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Opioid addiction is a chronic, relapsing brain disease that affects millions of Americans and produces a tremendous burden on the healthcare system. In 2002, U.S. physicians gained the opportunity to treat opioid-addicted patients with buprenorphine in primary care settings, commonly referred to as office-based opioid treatment (OBOT). OBOT has been shown to be effective in primary care settings and impacts public health through the reduction of opioid use, opioid overdose mortality and transmission of infectious diseases. However, it remains underutilized.
One consistently cited barrier preventing OBOT expansion is lack of adequate clinical support given the additional needs for patient monitoring. Successful medication-assisted treatment (MAT) requires a team-based approach just like treatment for other chronic diseases. In addition, treatment is more effective when providers can use a trauma-informed and gender-responsive treatment plan.
The goal of this companion program to the AAAP Clinical Support System: Buprenorphine Office-Based Treatment for Opioid Use Disorders (The “Half and Half” Course) is to increase the comfort level and expertise of the healthcare team by outlining a team approach, trauma-informed interventions, gender-responsive care, and recommendations for implementation of buprenorphine OBOT.
MAHEC engages in evaluation activities to better understand the impact of our programs. By registering for this course, you agree that we may use your personal information in evaluative research regarding this program. Any reports published will be de-identified and reported in aggregate format.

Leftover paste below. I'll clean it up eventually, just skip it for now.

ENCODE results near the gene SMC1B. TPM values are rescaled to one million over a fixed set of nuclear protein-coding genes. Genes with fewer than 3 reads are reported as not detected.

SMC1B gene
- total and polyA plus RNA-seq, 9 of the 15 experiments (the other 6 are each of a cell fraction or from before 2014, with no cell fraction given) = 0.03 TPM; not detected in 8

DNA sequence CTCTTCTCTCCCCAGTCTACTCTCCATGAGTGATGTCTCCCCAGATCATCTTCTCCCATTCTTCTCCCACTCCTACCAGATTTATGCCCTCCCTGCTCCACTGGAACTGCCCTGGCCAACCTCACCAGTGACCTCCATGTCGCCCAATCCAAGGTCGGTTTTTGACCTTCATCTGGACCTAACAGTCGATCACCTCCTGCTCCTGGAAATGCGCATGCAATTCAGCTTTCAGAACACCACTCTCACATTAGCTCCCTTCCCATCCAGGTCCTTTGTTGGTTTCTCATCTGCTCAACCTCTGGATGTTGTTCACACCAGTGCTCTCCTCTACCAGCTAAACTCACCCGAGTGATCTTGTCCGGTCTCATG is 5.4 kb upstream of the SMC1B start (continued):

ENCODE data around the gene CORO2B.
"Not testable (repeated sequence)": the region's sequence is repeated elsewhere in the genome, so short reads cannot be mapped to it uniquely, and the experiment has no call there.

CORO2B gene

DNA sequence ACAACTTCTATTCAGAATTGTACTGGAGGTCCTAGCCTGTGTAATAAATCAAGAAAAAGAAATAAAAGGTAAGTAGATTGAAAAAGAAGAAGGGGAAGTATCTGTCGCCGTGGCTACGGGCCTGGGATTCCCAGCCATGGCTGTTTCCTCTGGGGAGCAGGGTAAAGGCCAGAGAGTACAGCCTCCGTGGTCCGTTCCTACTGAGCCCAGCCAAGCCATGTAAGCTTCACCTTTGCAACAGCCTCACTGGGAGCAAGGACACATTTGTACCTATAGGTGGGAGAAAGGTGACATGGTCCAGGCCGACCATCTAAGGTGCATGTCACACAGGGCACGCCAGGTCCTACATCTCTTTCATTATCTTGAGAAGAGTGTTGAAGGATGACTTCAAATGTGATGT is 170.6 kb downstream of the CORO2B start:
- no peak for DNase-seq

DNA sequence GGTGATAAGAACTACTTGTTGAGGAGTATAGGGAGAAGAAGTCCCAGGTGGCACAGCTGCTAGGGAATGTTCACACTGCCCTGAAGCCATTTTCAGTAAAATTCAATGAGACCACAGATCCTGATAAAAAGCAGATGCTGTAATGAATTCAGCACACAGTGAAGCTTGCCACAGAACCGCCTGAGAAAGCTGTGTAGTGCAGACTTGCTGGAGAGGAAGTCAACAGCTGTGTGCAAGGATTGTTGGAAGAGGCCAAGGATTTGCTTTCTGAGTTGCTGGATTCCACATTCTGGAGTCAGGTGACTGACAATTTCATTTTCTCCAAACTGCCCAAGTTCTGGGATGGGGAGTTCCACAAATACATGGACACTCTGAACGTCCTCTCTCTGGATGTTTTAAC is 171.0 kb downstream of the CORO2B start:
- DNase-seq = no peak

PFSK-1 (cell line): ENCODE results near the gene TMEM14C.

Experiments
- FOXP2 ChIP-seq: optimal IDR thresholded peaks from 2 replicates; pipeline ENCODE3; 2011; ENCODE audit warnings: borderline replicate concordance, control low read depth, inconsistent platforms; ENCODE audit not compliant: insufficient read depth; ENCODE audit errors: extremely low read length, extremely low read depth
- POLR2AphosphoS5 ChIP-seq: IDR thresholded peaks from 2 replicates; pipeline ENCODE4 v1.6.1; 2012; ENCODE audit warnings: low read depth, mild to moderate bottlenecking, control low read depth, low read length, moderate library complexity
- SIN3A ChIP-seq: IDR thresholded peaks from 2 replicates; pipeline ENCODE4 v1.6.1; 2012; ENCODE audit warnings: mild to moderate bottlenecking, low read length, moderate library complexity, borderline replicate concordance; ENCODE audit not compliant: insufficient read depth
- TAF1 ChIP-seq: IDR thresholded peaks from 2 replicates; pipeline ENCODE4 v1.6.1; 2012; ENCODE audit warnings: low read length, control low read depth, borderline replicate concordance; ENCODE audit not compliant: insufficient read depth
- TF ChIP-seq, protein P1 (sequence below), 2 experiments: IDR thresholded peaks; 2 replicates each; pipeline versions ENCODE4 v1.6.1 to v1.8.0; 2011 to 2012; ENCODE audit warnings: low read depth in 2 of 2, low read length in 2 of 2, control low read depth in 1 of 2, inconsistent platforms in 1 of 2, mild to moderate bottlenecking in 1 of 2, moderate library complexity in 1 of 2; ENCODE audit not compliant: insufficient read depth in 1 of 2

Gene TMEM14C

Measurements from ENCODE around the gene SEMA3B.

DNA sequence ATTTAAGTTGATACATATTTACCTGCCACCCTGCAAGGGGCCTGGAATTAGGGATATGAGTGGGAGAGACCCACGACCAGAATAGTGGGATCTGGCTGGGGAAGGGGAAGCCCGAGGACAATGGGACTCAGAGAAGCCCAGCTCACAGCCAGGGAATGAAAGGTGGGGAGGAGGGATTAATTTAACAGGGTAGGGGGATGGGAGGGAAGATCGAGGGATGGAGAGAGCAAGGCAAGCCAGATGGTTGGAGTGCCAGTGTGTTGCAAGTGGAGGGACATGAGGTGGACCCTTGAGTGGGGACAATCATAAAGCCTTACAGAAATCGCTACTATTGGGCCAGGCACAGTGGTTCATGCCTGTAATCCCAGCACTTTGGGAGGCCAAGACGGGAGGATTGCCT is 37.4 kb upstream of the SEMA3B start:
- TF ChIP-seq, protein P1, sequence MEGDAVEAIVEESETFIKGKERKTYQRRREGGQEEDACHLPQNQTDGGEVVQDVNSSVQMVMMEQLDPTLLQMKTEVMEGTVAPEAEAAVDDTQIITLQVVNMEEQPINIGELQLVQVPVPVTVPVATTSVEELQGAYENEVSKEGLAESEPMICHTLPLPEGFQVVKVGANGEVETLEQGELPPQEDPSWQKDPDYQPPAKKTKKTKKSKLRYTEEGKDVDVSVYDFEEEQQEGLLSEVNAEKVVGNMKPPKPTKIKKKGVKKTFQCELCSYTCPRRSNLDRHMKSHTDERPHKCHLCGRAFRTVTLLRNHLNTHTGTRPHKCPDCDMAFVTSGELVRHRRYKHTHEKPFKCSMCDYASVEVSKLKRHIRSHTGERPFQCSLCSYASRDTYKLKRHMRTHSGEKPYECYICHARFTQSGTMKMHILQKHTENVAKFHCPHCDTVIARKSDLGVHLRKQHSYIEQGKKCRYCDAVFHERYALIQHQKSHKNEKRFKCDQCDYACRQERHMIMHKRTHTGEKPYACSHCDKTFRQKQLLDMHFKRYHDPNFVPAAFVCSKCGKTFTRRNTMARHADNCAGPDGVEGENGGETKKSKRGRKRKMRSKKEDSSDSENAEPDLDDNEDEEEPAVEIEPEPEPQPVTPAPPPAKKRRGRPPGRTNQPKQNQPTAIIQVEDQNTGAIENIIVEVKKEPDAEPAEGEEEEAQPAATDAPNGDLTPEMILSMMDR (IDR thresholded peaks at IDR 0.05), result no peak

Nurses, mental health professionals including substance abuse counselors, social workers, psychologists, marriage and family therapists, school counselors, practice managers, program administrators, medical assistants, care managers and coordinators and other professionals interested in this subject.
- Describe the presented framework of office-based opioid treatment (OBOT) including practice changes, medications used, psychosocial services and integration/coordination components
- Utilize evidence-based interventions that are trauma-informed and gender-responsive to treat persons with substance use disorders
- Define the roles of an effective practice team, including primary care and behavioral health clinicians, working together with patients and families, and using a systematic and cost-effective approach to provide patient-centered care for opioid and other substance use disorders
- Increase medical and behavioral health professionals’ receptivity and capability to work collaboratively as they evaluate and manage opioid and other substance use disorders using SBIRT (screening, brief intervention and referral to treatment)
- List key components of evidence-based and effective OBOT
- Marie N. Gannon, LPC, LCAS, CSI
- Melinda Ramage, MSN, FNP-BC, CARN-AP
- Zach T. White, LCSW, LCAS, CCS
- Courtenay Wilson, PharmD, BCACP, CPP